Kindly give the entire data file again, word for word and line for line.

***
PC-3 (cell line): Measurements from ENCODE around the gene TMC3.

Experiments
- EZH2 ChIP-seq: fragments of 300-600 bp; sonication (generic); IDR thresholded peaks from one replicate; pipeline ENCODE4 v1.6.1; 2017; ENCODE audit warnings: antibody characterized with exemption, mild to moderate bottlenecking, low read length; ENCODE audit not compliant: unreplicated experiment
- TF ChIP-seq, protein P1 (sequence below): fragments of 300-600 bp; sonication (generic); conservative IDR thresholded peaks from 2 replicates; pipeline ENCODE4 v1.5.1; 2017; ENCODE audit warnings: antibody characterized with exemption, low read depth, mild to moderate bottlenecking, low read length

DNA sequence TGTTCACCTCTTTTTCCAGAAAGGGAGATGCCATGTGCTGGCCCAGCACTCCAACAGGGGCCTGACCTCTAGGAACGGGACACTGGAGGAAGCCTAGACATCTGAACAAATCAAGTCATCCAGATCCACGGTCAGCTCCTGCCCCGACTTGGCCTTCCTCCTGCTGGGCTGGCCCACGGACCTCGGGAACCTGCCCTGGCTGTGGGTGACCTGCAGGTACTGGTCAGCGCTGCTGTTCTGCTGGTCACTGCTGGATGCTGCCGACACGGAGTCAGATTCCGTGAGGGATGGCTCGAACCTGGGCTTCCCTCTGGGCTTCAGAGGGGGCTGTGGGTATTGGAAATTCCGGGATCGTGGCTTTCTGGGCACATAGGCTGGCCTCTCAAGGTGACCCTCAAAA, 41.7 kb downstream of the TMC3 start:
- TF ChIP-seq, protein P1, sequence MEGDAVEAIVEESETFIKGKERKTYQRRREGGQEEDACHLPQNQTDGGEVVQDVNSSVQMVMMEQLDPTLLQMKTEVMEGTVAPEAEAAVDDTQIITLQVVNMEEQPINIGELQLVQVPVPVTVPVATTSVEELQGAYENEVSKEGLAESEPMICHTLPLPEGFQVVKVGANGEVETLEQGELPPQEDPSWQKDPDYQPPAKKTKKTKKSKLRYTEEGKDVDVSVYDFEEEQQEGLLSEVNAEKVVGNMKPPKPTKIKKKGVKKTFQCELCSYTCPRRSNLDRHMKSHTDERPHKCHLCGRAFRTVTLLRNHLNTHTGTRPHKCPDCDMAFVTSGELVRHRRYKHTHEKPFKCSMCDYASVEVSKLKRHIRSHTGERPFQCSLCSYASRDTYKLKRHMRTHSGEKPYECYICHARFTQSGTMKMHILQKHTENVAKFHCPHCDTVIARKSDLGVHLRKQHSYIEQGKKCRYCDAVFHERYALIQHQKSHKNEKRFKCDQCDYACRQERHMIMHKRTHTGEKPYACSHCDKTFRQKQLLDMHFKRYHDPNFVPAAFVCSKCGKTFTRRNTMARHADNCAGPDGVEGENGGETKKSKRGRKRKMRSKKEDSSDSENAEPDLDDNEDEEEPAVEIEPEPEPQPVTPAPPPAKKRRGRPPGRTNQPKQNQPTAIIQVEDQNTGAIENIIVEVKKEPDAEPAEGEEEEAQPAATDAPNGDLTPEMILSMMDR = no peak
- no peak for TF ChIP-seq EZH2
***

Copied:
PC-3 (cell line): Measurements from ENCODE around the gene TMC3.

Experiments
- EZH2 ChIP-seq: fragments of 300-600 bp; sonication (generic); IDR thresholded peaks from one replicate; pipeline ENCODE4 v1.6.1; 2017; ENCODE audit warnings: antibody characterized with exemption, mild to moderate bottlenecking, low read length; ENCODE audit not compliant: unreplicated experiment
- TF ChIP-seq, protein P1 (sequence below): fragments of 300-600 bp; sonication (generic); conservative IDR thresholded peaks from 2 replicates; pipeline ENCODE4 v1.5.1; 2017; ENCODE audit warnings: antibody characterized with exemption, low read depth, mild to moderate bottlenecking, low read length

DNA sequence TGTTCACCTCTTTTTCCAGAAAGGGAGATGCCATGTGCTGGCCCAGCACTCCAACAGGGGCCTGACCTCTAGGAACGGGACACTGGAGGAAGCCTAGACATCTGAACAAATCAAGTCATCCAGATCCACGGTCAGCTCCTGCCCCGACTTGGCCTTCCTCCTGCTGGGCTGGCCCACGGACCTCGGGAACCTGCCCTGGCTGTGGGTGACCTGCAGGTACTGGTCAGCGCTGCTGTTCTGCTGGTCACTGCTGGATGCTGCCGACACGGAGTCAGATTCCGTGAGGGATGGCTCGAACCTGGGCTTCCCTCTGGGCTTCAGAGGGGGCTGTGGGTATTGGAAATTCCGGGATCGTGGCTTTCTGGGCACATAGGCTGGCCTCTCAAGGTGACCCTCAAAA, 41.7 kb downstream of the TMC3 start:
- TF ChIP-seq, protein P1, sequence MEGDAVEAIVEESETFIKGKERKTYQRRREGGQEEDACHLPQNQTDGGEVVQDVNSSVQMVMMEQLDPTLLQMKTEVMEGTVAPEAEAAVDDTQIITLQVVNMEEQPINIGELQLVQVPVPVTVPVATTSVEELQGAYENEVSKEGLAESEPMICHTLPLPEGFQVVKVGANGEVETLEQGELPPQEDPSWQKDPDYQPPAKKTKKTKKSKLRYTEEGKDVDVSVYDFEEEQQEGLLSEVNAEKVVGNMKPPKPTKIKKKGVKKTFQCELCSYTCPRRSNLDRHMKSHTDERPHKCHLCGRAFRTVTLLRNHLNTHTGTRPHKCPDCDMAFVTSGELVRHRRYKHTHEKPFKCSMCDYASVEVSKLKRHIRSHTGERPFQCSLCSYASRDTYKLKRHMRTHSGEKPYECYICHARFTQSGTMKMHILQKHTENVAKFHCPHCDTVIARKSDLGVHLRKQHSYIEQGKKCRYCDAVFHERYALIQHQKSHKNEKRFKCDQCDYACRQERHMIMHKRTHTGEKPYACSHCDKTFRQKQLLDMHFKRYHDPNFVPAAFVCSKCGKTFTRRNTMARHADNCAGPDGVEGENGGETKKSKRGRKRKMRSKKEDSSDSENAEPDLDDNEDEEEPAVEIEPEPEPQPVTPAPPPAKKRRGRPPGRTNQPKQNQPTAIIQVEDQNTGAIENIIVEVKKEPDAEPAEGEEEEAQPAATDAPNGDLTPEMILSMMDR = no peak
- no peak for TF ChIP-seq EZH2